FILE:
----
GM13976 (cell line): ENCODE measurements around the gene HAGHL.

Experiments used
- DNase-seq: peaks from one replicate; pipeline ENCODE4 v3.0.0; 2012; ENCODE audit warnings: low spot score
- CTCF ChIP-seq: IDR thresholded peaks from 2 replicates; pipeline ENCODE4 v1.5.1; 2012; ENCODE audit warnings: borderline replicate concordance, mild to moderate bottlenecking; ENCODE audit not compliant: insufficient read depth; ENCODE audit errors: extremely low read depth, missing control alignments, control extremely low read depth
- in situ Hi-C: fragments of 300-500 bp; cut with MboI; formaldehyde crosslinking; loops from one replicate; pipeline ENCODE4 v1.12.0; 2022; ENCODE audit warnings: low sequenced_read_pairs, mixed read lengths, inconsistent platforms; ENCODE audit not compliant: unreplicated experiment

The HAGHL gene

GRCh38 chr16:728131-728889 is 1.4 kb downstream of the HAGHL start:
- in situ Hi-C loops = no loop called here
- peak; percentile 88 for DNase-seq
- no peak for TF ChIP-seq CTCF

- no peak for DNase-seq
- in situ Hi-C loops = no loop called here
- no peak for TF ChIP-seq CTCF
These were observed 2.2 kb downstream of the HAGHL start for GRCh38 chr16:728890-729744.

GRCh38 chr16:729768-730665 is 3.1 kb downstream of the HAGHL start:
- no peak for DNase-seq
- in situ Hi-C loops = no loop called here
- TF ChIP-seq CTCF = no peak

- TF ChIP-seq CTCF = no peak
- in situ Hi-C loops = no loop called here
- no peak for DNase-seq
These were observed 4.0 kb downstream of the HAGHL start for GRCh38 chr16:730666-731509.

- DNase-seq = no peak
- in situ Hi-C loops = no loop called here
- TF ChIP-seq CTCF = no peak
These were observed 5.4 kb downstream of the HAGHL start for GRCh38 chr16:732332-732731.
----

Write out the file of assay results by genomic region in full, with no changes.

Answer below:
GM13976 (cell line): ENCODE measurements around the gene HAGHL.

Experiments used
- DNase-seq: peaks from one replicate; pipeline ENCODE4 v3.0.0; 2012; ENCODE audit warnings: low spot score
- CTCF ChIP-seq: IDR thresholded peaks from 2 replicates; pipeline ENCODE4 v1.5.1; 2012; ENCODE audit warnings: borderline replicate concordance, mild to moderate bottlenecking; ENCODE audit not compliant: insufficient read depth; ENCODE audit errors: extremely low read depth, missing control alignments, control extremely low read depth
- in situ Hi-C: fragments of 300-500 bp; cut with MboI; formaldehyde crosslinking; loops from one replicate; pipeline ENCODE4 v1.12.0; 2022; ENCODE audit warnings: low sequenced_read_pairs, mixed read lengths, inconsistent platforms; ENCODE audit not compliant: unreplicated experiment

The HAGHL gene

GRCh38 chr16:728131-728889 is 1.4 kb downstream of the HAGHL start:
- in situ Hi-C loops = no loop called here
- peak; percentile 88 for DNase-seq
- no peak for TF ChIP-seq CTCF

- no peak for DNase-seq
- in situ Hi-C loops = no loop called here
- no peak for TF ChIP-seq CTCF
These were observed 2.2 kb downstream of the HAGHL start for GRCh38 chr16:728890-729744.

GRCh38 chr16:729768-730665 is 3.1 kb downstream of the HAGHL start:
- no peak for DNase-seq
- in situ Hi-C loops = no loop called here
- TF ChIP-seq CTCF = no peak

- TF ChIP-seq CTCF = no peak
- in situ Hi-C loops = no loop called here
- no peak for DNase-seq
These were observed 4.0 kb downstream of the HAGHL start for GRCh38 chr16:730666-731509.

- DNase-seq = no peak
- in situ Hi-C loops = no loop called here
- TF ChIP-seq CTCF = no peak
These were observed 5.4 kb downstream of the HAGHL start for GRCh38 chr16:732332-732731.